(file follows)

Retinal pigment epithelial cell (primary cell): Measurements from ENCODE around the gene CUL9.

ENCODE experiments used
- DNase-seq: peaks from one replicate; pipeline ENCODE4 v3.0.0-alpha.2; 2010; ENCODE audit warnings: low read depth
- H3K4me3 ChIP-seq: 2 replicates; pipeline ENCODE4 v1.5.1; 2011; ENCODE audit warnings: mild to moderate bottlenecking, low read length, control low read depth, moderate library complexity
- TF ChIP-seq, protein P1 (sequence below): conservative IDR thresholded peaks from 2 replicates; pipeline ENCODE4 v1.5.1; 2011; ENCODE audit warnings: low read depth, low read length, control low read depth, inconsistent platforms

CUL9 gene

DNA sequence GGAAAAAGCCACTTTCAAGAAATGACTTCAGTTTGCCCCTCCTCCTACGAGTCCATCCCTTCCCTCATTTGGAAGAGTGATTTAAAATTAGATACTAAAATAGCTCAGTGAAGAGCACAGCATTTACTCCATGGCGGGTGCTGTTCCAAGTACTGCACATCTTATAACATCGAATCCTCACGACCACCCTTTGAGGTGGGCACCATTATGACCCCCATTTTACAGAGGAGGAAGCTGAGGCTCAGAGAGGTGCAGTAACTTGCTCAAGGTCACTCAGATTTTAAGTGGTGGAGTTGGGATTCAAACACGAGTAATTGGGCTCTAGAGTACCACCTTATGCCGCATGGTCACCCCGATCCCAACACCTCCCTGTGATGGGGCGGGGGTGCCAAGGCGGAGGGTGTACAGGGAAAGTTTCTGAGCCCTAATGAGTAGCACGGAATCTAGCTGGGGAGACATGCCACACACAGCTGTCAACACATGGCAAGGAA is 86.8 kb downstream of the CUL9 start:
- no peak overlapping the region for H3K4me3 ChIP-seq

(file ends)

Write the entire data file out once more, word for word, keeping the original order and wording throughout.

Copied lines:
Retinal pigment epithelial cell (primary cell): Measurements from ENCODE around the gene CUL9.

ENCODE experiments used
- DNase-seq: peaks from one replicate; pipeline ENCODE4 v3.0.0-alpha.2; 2010; ENCODE audit warnings: low read depth
- H3K4me3 ChIP-seq: 2 replicates; pipeline ENCODE4 v1.5.1; 2011; ENCODE audit warnings: mild to moderate bottlenecking, low read length, control low read depth, moderate library complexity
- TF ChIP-seq, protein P1 (sequence below): conservative IDR thresholded peaks from 2 replicates; pipeline ENCODE4 v1.5.1; 2011; ENCODE audit warnings: low read depth, low read length, control low read depth, inconsistent platforms

CUL9 gene

DNA sequence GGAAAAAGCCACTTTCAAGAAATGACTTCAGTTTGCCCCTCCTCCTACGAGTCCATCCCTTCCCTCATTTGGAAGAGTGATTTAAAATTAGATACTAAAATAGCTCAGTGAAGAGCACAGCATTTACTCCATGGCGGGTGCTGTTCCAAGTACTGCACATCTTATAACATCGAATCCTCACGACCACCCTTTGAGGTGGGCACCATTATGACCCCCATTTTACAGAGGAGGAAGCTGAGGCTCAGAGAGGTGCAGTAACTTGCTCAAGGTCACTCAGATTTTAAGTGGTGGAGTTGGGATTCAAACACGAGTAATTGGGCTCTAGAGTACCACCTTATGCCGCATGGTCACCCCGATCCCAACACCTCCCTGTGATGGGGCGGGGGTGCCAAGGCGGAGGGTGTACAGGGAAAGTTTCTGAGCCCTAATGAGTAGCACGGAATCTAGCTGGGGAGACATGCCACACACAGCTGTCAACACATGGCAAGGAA is 86.8 kb downstream of the CUL9 start:
- no peak overlapping the region for H3K4me3 ChIP-seq